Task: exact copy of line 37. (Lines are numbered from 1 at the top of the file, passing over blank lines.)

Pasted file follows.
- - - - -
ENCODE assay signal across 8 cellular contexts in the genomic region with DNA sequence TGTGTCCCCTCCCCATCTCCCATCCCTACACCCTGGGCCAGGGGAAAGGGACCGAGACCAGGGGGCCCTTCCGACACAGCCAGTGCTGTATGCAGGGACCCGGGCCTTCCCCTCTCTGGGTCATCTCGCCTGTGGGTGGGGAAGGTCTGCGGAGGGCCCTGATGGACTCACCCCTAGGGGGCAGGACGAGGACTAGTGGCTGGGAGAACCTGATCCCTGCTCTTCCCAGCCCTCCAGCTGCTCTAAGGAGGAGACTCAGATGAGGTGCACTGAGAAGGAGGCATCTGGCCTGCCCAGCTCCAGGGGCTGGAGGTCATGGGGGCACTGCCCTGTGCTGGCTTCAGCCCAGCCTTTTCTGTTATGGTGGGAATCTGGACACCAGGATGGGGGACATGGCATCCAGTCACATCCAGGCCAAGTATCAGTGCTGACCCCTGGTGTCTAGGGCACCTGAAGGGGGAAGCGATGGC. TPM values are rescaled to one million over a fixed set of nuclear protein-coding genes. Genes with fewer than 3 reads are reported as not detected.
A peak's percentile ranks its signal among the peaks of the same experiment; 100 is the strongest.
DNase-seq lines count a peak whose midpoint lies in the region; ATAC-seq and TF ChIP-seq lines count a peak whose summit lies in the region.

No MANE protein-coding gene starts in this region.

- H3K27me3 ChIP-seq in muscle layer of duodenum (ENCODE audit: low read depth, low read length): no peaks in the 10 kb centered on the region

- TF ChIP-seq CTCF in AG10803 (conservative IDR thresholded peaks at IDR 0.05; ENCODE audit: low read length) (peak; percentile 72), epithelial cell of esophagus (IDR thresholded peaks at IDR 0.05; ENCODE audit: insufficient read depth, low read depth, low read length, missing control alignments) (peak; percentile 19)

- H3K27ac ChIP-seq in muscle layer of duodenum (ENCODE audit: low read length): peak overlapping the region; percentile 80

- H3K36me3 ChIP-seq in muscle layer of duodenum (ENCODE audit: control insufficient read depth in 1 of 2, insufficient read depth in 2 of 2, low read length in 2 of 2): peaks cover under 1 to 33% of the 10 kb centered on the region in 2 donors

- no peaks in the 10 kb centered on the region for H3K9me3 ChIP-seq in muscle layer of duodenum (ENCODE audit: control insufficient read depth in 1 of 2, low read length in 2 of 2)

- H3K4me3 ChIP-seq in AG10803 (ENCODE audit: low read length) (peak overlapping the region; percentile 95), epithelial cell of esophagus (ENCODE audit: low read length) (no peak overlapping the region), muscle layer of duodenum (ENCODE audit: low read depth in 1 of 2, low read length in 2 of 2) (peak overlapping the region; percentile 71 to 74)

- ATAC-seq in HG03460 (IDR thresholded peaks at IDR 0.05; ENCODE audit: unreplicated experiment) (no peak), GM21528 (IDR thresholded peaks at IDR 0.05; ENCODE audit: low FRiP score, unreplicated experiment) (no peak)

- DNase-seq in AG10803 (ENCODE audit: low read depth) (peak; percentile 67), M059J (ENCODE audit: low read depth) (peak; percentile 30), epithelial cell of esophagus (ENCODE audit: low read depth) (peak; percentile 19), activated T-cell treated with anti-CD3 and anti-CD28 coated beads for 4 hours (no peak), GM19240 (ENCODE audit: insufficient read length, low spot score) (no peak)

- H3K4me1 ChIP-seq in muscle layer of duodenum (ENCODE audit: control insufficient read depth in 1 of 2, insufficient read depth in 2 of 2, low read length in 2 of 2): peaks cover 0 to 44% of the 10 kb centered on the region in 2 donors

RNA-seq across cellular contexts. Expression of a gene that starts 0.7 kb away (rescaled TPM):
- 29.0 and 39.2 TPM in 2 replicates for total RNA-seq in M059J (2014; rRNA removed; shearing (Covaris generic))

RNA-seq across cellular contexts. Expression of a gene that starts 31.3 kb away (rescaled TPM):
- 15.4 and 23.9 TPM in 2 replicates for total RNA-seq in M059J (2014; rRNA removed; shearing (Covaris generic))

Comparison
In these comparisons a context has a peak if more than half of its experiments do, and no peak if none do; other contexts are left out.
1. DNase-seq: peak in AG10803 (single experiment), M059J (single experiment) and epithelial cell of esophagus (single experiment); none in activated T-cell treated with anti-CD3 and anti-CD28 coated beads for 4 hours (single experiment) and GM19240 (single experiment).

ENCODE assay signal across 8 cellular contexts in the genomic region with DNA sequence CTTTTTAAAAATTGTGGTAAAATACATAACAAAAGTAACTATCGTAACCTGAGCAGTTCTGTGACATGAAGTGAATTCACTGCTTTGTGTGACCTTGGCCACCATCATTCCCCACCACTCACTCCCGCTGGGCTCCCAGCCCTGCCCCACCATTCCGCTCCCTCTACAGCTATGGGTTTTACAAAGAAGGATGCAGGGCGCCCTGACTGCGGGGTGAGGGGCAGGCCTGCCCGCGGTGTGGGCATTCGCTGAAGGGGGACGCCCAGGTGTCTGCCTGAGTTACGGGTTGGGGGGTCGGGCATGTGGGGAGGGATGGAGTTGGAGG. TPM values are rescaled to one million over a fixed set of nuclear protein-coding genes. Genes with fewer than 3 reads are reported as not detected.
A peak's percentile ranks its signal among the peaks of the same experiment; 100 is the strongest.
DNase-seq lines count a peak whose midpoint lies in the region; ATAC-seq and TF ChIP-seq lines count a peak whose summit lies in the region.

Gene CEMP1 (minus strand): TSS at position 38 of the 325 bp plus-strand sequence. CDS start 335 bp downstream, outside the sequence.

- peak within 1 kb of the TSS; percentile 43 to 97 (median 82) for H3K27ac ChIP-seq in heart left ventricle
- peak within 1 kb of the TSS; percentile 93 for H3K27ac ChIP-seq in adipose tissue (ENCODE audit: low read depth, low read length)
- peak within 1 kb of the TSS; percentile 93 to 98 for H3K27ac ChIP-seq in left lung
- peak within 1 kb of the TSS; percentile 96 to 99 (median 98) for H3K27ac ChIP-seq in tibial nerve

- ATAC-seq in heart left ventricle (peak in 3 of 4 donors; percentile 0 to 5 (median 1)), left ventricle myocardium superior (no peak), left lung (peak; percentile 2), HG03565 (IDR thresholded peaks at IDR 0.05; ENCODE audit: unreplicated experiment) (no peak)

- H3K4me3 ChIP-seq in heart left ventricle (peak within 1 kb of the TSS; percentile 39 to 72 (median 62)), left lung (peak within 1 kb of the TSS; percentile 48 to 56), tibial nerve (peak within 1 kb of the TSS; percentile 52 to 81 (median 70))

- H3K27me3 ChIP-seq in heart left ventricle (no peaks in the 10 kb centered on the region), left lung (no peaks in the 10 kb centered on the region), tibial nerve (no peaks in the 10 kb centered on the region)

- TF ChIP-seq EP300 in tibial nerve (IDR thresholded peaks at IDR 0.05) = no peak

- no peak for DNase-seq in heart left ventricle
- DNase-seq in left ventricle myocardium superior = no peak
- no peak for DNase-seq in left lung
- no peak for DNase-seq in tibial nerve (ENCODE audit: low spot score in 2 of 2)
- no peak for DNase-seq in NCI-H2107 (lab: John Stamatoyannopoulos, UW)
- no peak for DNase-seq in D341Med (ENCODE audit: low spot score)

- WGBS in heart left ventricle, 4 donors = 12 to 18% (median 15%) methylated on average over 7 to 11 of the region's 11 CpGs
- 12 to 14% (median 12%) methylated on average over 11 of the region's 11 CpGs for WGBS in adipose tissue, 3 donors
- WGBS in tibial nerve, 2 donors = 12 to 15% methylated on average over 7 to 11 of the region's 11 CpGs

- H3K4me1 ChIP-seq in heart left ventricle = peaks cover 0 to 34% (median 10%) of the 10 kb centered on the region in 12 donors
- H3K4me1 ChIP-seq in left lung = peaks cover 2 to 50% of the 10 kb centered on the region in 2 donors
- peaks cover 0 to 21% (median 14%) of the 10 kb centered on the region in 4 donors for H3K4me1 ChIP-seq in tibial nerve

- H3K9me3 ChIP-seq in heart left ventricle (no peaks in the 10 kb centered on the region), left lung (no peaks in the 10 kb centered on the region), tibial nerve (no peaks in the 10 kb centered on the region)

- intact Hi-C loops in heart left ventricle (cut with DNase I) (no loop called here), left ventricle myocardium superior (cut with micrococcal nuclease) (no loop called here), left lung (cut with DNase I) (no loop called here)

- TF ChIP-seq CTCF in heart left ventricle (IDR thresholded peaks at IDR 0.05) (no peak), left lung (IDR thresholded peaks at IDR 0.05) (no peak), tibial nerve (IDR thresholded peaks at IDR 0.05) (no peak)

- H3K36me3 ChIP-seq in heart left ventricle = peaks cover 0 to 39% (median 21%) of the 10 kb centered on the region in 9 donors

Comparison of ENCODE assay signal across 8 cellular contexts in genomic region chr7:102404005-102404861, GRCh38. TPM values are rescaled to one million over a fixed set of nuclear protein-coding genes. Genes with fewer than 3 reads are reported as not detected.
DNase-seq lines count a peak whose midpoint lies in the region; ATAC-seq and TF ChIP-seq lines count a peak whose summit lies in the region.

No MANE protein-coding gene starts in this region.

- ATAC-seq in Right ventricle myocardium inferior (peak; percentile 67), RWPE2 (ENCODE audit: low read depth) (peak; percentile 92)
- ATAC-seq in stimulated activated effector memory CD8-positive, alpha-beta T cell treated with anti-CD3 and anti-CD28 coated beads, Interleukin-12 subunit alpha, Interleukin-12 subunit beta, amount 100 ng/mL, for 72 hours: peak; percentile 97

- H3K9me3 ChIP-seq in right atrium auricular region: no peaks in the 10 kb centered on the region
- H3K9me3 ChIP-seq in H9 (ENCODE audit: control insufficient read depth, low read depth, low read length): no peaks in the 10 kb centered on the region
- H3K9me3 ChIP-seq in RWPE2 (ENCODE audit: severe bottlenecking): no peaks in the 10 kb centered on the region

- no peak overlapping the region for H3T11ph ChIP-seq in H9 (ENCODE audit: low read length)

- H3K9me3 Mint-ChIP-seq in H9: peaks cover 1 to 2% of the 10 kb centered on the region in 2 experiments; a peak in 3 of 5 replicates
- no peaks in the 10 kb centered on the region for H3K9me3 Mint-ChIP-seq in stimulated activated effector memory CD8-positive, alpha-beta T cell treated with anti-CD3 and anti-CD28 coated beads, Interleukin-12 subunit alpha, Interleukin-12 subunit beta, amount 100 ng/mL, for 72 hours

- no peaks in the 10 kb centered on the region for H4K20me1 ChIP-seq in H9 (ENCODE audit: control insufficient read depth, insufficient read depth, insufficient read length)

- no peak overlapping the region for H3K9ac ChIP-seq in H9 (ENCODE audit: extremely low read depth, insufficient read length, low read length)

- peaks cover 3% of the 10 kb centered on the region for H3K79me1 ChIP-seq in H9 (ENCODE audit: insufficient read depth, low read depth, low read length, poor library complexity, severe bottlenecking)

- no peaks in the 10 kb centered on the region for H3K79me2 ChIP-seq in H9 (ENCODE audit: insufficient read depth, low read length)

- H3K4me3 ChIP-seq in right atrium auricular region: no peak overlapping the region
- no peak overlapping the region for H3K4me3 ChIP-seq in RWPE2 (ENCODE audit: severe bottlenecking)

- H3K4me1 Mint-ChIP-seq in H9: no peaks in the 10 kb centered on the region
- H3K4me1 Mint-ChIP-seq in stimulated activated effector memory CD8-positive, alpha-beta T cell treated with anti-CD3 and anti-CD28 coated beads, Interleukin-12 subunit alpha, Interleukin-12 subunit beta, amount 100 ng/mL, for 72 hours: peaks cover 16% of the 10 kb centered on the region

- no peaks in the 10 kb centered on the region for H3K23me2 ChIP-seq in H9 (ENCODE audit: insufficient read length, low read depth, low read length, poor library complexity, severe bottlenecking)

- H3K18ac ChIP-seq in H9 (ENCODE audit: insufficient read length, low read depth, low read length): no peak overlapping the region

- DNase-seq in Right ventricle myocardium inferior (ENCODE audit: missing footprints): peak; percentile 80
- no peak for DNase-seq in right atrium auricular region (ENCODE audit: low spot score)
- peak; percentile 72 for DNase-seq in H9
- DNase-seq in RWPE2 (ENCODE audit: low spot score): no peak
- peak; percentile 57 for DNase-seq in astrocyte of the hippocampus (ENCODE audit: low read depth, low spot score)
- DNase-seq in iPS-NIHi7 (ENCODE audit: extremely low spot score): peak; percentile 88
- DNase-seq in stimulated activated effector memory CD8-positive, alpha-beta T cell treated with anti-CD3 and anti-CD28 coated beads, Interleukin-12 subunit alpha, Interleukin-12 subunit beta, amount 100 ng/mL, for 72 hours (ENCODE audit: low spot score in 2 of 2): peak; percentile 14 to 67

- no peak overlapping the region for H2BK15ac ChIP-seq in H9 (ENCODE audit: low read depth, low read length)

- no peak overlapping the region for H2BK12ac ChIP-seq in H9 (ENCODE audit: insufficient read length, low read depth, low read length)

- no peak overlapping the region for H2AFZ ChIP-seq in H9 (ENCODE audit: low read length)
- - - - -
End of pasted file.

- no peak for DNase-seq in NCI-H2107 (lab: John Stamatoyannopoulos, UW)